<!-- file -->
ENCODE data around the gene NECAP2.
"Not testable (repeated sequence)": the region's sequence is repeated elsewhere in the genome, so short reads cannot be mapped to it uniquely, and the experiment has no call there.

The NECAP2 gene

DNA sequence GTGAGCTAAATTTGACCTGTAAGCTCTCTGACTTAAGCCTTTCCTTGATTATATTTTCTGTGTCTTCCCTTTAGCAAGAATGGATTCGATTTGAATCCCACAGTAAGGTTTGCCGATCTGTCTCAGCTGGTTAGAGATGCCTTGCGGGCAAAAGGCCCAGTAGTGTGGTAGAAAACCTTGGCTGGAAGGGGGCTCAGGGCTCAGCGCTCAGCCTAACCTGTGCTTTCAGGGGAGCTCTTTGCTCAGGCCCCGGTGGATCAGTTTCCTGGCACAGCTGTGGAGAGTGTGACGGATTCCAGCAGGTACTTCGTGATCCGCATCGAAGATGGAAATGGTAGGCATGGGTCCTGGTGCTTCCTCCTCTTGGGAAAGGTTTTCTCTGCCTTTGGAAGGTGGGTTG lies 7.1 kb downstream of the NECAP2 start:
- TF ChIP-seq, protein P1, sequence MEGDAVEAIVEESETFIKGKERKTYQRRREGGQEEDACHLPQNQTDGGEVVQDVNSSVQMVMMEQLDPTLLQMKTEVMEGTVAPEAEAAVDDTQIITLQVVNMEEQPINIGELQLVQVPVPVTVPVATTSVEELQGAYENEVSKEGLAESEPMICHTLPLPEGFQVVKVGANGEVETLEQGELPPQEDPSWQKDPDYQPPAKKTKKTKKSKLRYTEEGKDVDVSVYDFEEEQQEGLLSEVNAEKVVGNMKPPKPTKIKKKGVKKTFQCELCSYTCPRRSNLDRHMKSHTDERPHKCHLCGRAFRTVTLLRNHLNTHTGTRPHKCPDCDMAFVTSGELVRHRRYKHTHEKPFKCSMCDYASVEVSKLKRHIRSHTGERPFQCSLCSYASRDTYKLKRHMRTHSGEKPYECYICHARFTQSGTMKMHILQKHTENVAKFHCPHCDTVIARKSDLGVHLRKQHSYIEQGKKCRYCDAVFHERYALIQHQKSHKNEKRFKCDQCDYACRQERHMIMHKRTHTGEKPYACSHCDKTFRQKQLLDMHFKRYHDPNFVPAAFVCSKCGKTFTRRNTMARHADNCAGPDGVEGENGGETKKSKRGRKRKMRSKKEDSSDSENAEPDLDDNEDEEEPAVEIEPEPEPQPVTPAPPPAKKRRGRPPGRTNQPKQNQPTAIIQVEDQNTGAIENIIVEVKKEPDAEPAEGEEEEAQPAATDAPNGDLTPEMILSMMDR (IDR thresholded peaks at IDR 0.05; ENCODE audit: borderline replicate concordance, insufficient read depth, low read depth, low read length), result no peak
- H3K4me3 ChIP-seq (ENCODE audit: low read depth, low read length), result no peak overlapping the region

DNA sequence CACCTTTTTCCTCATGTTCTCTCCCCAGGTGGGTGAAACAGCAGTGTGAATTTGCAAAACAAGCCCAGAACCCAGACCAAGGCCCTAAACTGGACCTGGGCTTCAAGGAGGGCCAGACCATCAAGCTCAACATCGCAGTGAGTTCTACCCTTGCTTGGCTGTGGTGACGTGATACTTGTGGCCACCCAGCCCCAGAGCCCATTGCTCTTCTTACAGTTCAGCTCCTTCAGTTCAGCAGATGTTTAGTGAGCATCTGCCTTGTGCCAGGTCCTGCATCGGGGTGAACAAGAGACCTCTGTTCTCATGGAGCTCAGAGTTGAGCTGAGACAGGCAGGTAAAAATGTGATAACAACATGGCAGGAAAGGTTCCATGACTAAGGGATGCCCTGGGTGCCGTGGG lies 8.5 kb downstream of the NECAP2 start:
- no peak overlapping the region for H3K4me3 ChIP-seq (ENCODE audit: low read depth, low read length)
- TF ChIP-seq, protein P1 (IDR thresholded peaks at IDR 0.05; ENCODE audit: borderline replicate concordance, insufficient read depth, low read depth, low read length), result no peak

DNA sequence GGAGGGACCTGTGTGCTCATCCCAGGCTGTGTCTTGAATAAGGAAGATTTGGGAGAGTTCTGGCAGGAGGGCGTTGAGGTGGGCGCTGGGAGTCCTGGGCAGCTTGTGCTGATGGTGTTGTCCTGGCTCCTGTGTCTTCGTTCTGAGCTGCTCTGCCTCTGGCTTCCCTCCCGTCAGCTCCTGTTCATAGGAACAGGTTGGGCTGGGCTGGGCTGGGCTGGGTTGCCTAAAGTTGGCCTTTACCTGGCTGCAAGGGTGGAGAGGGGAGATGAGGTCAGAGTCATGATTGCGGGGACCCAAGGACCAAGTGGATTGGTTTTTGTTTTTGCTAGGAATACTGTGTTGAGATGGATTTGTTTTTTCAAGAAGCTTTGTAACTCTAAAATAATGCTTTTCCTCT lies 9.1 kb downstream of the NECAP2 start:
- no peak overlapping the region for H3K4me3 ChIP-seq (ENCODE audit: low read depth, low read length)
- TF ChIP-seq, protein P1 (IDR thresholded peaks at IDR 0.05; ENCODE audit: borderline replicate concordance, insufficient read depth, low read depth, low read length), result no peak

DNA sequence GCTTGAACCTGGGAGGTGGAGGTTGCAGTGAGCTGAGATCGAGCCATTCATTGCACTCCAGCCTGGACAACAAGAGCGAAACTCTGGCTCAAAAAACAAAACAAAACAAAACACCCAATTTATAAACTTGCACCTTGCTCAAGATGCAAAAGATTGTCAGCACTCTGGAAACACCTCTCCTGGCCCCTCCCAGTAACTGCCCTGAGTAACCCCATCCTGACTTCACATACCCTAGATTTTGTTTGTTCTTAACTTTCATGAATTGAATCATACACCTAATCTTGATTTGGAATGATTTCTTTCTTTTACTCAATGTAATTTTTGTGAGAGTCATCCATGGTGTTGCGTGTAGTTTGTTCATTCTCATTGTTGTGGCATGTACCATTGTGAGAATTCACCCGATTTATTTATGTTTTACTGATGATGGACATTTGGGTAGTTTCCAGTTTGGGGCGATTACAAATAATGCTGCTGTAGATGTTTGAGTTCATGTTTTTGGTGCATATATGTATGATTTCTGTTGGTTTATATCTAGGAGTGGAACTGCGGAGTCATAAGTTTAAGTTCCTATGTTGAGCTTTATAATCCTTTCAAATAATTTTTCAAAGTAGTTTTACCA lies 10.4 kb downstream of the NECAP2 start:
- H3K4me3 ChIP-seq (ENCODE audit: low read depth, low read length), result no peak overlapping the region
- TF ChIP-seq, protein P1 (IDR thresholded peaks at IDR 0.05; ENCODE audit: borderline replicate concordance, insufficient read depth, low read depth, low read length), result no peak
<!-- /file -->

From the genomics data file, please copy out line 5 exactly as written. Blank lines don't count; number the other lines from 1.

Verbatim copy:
- TF ChIP-seq, protein P1, sequence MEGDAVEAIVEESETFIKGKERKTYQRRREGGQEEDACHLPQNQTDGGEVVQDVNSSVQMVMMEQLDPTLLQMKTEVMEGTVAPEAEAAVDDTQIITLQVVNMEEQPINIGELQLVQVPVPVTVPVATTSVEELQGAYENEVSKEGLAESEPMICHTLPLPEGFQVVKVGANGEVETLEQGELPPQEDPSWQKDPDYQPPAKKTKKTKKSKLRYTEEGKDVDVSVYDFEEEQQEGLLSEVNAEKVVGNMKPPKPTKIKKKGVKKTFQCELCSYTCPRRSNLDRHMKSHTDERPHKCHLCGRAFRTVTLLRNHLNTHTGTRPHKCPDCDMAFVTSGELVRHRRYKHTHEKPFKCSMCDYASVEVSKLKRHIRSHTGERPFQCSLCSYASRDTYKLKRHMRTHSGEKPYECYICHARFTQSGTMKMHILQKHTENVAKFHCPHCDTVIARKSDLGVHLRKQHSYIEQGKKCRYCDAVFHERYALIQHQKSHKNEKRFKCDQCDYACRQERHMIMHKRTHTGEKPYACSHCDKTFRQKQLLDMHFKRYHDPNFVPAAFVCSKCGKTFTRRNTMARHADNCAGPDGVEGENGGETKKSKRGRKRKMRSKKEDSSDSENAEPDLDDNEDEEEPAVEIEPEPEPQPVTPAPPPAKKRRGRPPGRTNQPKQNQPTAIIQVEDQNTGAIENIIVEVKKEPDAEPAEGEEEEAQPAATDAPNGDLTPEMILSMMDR (IDR thresholded peaks at IDR 0.05; ENCODE audit: borderline replicate concordance, insufficient read depth, low read depth, low read length), result no peak